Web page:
KENNETH TYNAN: THEATRE WRITINGS
Selected and Edited by Dominic Shellard
Nick Hern Books, pub 2007
ISBN: 978 – 1 – 85459 – 050 – 3/ 9 781854 590503
Review: Rod Dungate: 19 February 2007
Glorious: crammed with jewels
I reviewed Kenneth Tynan’s PROFILES earlier this year (you’ll see the review on the site); I called it ‘marvellous’ and have no intention of changing my mind. However, for me at least, it’s nudged into the shadows by the gloriousness of this collection of writings.
If you are interested in getting a powerful feeling for all that was important in theatre (mostly, though not entirely, British theatre) from 1944 to 1962, you must read this book. I’ll repeat that – you must read this book.
Glancing through the contents you are only too aware of the importance of that period. Tynan saw the giant theatre knights of the times – one of whom I can’t abide and Guinness whom I think the greatest. He saw the ground shaking plays, too, those that changed the face of our drama. Luckily for us, he doesn’t merely record these events, he gives us a real feel for them; a magical knack. Here are a few tasters . . .
GUYS AND DOLLS (1953): ‘A hundred-per-cent American musical caper cooked up . . . by the late Damon Runyon, who is such a scribe as delights to give the English language a nice kick in the pants.’ WAITING FOR GODOT (1955): ‘It summoned the music hall and the parable to present a view of life which banished the sentimentality of the music hall and the parable’s fulsome uplift.’ LOOK BACK IN ANGER (1956): ‘The Porters of our time deplore the tyranny of ‘good taste’ and refuse to accept ‘emotional’ as a term of abuse; they are classless, and they are also leaderless. Mr. Osborne is their first spokesman in the London theatre.’ And finally, BEYOND THE FRINGE (1961): He describes the opening in great detail because ‘Future historians may well thank me for providing them with a full account of the moment when English comedy took its first decisive step into the second half of the twentieth century.’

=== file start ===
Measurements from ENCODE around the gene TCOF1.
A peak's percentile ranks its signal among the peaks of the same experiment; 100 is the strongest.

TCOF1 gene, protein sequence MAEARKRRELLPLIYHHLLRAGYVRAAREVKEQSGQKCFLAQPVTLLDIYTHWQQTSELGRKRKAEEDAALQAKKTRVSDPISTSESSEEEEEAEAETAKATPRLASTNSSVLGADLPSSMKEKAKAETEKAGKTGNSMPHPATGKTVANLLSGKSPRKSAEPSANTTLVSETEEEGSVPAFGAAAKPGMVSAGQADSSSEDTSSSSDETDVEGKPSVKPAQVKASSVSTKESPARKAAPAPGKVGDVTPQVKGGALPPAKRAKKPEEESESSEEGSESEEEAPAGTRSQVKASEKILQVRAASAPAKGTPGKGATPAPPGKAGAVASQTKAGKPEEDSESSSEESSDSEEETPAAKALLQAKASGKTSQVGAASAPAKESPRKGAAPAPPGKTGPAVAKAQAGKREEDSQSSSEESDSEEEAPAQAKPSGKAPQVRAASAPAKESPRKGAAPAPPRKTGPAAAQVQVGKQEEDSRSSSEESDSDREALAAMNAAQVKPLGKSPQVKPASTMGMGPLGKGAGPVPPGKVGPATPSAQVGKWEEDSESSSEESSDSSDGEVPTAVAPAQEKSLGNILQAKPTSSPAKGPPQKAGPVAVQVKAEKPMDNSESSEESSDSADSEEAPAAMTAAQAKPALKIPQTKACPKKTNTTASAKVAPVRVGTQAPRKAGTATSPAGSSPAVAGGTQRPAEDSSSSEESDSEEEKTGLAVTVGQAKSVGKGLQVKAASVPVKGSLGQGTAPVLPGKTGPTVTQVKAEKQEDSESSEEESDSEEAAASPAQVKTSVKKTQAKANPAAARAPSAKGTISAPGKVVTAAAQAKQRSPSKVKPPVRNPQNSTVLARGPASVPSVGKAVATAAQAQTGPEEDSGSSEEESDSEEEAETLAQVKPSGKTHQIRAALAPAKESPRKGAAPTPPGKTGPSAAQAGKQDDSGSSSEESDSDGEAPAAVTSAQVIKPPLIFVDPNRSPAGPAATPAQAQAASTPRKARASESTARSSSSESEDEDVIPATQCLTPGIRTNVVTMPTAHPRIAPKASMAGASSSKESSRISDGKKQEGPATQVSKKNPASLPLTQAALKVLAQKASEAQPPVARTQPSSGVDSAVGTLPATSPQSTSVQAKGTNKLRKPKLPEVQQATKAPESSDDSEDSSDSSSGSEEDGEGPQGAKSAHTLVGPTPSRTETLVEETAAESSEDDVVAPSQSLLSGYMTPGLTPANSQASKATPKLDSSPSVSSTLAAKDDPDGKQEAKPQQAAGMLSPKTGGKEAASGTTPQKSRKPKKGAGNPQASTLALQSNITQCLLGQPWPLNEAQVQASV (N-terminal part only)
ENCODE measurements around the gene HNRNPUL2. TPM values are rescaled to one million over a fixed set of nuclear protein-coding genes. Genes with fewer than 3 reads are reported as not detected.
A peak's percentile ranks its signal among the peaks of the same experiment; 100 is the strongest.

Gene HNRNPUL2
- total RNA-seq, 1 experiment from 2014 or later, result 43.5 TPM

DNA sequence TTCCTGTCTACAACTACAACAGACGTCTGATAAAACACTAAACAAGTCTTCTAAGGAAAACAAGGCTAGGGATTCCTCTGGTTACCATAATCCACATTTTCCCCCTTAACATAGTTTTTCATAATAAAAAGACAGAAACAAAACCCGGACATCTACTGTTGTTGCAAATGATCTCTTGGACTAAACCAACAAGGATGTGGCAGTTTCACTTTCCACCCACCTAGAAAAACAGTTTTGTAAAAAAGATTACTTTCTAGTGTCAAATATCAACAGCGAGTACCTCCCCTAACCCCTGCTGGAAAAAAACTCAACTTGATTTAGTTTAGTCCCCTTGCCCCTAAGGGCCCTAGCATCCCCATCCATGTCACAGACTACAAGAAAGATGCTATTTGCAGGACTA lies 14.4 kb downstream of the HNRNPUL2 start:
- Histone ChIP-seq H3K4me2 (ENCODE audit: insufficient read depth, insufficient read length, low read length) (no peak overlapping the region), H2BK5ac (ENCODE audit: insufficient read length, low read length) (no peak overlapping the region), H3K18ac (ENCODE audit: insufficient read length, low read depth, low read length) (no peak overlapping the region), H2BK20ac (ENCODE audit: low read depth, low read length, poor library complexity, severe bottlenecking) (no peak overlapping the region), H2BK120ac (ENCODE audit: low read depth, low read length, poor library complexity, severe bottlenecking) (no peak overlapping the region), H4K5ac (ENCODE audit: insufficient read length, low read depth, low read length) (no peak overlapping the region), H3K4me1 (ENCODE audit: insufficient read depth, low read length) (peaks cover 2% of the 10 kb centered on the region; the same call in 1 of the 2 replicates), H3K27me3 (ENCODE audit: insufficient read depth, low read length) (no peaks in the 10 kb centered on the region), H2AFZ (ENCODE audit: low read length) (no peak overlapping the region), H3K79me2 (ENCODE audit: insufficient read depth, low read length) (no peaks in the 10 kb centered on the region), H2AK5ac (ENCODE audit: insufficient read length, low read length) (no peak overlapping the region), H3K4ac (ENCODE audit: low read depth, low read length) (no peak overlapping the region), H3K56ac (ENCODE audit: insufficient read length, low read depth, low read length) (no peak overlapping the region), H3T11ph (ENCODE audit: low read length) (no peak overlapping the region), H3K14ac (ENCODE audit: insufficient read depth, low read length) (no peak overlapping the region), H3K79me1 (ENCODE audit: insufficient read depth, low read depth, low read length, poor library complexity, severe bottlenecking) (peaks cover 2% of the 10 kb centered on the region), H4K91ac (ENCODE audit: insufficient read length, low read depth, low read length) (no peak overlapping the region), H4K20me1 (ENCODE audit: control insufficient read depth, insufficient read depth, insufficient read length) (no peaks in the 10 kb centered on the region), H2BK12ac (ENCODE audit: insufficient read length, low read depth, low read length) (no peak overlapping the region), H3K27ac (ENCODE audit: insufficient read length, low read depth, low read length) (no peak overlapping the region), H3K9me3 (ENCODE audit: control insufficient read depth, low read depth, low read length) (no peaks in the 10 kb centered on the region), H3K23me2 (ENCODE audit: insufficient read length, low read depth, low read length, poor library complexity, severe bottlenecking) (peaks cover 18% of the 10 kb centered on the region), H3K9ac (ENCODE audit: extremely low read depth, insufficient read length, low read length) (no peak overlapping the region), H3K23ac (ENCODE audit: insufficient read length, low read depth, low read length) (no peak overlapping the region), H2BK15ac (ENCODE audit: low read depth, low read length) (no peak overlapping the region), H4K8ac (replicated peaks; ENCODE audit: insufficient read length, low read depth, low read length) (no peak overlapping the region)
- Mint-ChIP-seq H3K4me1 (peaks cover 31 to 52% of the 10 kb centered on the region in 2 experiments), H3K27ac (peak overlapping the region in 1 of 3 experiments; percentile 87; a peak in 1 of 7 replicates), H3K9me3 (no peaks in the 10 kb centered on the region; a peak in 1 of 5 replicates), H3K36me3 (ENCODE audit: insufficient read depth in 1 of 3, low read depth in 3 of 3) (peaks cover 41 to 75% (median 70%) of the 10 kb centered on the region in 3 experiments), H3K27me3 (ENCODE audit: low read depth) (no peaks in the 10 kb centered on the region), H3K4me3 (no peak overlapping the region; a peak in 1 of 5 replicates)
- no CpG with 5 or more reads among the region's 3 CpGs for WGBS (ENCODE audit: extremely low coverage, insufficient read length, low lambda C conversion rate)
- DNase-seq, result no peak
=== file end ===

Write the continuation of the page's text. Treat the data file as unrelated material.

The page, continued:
I should point out that you don’t have to agree with him on everything he writes – he loathed Beckett’s ENDGAME and KRAPP, for instance . . . but then, I’m told, so do a lot of people . . .
On page after page you can only gasp at Tynan’s ability to encapsulate great meanings in an apt and polished phrase – he seems never unable to find the right words for the right occasion. ‘The English hoard words like misers; the Irish spend them like sailors’ (THE QUARE FELLOW, 1956.) Speaking of dramatic poetry he says of Chekhov, that he ‘proved that in the theatre words were not paramount but auxiliary, not tyrants but collaborators; working alongside atmosphere and the movement of character, they could produce a poetic effect in prose.’
Tynan records, entertains and teaches, seemingly effortlessly. This is a book crammed with jewels; and lest we get dazzled and lose our way, editor Dominic Shellard’s helpful and informative notes heading each review or article, gently hold our hand.
Well, that’s my Desert Island Discs book sorted.
To buy the book visit Nick Hern Books website – www.nickhernbooks.co.uk – or use this Amzon Link